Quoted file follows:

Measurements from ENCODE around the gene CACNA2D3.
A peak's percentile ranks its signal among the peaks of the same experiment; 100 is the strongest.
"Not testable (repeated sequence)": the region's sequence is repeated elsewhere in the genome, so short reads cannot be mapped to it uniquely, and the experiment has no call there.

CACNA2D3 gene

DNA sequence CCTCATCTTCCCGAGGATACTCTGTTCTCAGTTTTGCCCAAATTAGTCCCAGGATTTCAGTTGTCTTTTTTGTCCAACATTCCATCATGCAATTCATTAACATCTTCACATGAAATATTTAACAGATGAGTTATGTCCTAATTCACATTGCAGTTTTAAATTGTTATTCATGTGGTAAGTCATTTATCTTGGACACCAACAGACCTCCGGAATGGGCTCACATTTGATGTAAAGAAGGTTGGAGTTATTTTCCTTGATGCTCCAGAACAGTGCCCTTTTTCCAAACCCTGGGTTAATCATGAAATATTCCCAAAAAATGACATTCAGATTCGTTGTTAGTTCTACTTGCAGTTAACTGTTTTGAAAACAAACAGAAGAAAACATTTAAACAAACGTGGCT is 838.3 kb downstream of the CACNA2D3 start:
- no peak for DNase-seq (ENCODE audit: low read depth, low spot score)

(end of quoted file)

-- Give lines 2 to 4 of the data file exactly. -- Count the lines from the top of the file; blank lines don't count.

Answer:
A peak's percentile ranks its signal among the peaks of the same experiment; 100 is the strongest.
"Not testable (repeated sequence)": the region's sequence is repeated elsewhere in the genome, so short reads cannot be mapped to it uniquely, and the experiment has no call there.

CACNA2D3 gene